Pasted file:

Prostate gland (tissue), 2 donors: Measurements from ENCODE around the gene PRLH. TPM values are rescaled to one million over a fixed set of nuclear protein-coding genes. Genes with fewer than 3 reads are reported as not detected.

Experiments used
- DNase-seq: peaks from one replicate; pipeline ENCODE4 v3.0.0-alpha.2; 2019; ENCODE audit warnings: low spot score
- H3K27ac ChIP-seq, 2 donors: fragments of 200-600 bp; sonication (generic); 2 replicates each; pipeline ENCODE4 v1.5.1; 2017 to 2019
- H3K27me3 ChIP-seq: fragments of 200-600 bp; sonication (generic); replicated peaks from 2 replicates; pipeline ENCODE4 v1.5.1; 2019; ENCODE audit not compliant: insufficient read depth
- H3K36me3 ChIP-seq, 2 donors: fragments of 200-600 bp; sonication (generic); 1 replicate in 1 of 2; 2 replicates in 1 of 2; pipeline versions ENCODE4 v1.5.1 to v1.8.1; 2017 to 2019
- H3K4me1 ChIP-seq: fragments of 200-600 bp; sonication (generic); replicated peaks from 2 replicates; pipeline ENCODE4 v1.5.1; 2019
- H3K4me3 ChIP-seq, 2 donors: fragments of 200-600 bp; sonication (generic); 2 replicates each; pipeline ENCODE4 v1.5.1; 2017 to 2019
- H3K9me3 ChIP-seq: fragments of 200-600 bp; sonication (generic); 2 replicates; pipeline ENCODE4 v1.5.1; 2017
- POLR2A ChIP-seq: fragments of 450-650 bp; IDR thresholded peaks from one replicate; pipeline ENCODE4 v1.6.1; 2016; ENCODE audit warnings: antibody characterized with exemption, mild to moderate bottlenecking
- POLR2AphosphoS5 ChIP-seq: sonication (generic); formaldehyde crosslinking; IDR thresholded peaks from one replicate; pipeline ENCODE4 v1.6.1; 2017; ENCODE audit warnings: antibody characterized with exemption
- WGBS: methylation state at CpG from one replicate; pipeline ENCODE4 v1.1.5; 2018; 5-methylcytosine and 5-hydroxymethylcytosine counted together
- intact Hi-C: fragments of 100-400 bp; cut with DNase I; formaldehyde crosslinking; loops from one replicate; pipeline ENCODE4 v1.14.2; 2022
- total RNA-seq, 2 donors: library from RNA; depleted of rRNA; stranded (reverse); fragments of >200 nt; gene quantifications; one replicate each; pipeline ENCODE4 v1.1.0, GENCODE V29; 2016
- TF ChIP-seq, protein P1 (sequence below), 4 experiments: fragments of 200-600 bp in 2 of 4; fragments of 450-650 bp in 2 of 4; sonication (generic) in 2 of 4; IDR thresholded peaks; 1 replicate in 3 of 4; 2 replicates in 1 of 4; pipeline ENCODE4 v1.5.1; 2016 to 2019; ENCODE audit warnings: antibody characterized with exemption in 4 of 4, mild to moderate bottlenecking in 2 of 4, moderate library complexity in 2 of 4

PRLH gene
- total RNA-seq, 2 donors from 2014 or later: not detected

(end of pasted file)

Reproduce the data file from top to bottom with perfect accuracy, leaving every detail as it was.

Prostate gland (tissue), 2 donors: Measurements from ENCODE around the gene PRLH. TPM values are rescaled to one million over a fixed set of nuclear protein-coding genes. Genes with fewer than 3 reads are reported as not detected.

Experiments used
- DNase-seq: peaks from one replicate; pipeline ENCODE4 v3.0.0-alpha.2; 2019; ENCODE audit warnings: low spot score
- H3K27ac ChIP-seq, 2 donors: fragments of 200-600 bp; sonication (generic); 2 replicates each; pipeline ENCODE4 v1.5.1; 2017 to 2019
- H3K27me3 ChIP-seq: fragments of 200-600 bp; sonication (generic); replicated peaks from 2 replicates; pipeline ENCODE4 v1.5.1; 2019; ENCODE audit not compliant: insufficient read depth
- H3K36me3 ChIP-seq, 2 donors: fragments of 200-600 bp; sonication (generic); 1 replicate in 1 of 2; 2 replicates in 1 of 2; pipeline versions ENCODE4 v1.5.1 to v1.8.1; 2017 to 2019
- H3K4me1 ChIP-seq: fragments of 200-600 bp; sonication (generic); replicated peaks from 2 replicates; pipeline ENCODE4 v1.5.1; 2019
- H3K4me3 ChIP-seq, 2 donors: fragments of 200-600 bp; sonication (generic); 2 replicates each; pipeline ENCODE4 v1.5.1; 2017 to 2019
- H3K9me3 ChIP-seq: fragments of 200-600 bp; sonication (generic); 2 replicates; pipeline ENCODE4 v1.5.1; 2017
- POLR2A ChIP-seq: fragments of 450-650 bp; IDR thresholded peaks from one replicate; pipeline ENCODE4 v1.6.1; 2016; ENCODE audit warnings: antibody characterized with exemption, mild to moderate bottlenecking
- POLR2AphosphoS5 ChIP-seq: sonication (generic); formaldehyde crosslinking; IDR thresholded peaks from one replicate; pipeline ENCODE4 v1.6.1; 2017; ENCODE audit warnings: antibody characterized with exemption
- WGBS: methylation state at CpG from one replicate; pipeline ENCODE4 v1.1.5; 2018; 5-methylcytosine and 5-hydroxymethylcytosine counted together
- intact Hi-C: fragments of 100-400 bp; cut with DNase I; formaldehyde crosslinking; loops from one replicate; pipeline ENCODE4 v1.14.2; 2022
- total RNA-seq, 2 donors: library from RNA; depleted of rRNA; stranded (reverse); fragments of >200 nt; gene quantifications; one replicate each; pipeline ENCODE4 v1.1.0, GENCODE V29; 2016
- TF ChIP-seq, protein P1 (sequence below), 4 experiments: fragments of 200-600 bp in 2 of 4; fragments of 450-650 bp in 2 of 4; sonication (generic) in 2 of 4; IDR thresholded peaks; 1 replicate in 3 of 4; 2 replicates in 1 of 4; pipeline ENCODE4 v1.5.1; 2016 to 2019; ENCODE audit warnings: antibody characterized with exemption in 4 of 4, mild to moderate bottlenecking in 2 of 4, moderate library complexity in 2 of 4

PRLH gene
- total RNA-seq, 2 donors from 2014 or later: not detected